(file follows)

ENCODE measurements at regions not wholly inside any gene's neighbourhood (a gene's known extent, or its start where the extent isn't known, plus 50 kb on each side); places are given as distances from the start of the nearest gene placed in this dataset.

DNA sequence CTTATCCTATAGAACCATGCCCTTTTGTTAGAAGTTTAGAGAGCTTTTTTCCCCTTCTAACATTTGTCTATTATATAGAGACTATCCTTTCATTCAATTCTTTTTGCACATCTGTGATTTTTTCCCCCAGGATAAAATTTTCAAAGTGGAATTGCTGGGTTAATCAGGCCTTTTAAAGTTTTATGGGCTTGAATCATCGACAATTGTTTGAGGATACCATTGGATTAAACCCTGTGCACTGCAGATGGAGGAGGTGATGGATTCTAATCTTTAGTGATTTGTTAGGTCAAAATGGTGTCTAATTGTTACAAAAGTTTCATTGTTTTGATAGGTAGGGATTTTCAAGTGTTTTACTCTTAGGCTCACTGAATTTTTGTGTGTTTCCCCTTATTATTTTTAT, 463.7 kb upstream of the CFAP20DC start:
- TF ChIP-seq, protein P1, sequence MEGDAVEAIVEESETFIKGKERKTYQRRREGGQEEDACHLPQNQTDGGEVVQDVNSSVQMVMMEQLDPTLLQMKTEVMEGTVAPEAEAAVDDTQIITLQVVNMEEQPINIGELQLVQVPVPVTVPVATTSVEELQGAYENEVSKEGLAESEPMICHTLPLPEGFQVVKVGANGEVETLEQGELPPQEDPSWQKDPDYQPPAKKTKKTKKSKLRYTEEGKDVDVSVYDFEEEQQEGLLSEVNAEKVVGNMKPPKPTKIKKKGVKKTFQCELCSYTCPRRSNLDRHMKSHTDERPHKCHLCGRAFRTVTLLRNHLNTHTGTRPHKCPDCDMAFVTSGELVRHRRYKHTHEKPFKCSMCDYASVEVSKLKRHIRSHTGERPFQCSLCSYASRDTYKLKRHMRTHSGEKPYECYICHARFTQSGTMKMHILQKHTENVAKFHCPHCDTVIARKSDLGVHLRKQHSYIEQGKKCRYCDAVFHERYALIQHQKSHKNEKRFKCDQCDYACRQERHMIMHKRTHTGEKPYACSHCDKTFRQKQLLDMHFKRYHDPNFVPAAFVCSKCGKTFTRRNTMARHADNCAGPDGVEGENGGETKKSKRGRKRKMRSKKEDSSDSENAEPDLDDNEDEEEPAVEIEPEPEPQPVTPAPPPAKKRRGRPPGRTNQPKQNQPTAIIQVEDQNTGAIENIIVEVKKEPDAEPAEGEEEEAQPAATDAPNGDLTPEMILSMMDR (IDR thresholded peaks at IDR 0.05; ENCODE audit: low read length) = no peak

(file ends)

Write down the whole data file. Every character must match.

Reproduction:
ENCODE measurements at regions not wholly inside any gene's neighbourhood (a gene's known extent, or its start where the extent isn't known, plus 50 kb on each side); places are given as distances from the start of the nearest gene placed in this dataset.

DNA sequence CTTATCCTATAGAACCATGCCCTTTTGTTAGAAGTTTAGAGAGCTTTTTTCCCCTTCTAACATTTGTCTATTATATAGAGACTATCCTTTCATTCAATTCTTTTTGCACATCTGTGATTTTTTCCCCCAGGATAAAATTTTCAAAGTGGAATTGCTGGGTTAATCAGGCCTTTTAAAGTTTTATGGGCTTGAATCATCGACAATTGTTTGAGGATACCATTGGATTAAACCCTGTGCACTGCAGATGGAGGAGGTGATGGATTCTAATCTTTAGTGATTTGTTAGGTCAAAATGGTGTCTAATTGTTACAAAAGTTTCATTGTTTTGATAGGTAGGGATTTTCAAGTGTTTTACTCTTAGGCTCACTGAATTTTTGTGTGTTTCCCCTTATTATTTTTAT, 463.7 kb upstream of the CFAP20DC start:
- TF ChIP-seq, protein P1, sequence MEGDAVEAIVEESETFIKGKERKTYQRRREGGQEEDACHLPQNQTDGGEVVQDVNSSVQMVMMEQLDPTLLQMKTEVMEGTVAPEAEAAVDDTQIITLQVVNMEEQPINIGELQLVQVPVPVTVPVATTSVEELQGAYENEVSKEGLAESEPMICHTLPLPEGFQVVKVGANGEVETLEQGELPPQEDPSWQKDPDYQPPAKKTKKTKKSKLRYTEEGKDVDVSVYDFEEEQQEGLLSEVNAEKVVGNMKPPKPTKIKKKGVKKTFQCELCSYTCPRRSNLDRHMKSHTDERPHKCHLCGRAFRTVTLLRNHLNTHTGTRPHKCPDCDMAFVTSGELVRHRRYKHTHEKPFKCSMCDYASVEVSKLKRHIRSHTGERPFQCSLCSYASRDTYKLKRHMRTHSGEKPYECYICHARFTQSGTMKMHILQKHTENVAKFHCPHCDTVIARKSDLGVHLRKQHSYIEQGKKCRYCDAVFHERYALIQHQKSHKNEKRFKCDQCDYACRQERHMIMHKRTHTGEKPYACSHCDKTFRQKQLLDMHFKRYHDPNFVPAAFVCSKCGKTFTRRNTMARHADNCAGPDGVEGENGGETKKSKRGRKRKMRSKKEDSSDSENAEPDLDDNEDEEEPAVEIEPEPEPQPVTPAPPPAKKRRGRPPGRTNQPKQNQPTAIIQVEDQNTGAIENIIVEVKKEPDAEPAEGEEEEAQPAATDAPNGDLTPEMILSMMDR (IDR thresholded peaks at IDR 0.05; ENCODE audit: low read length) = no peak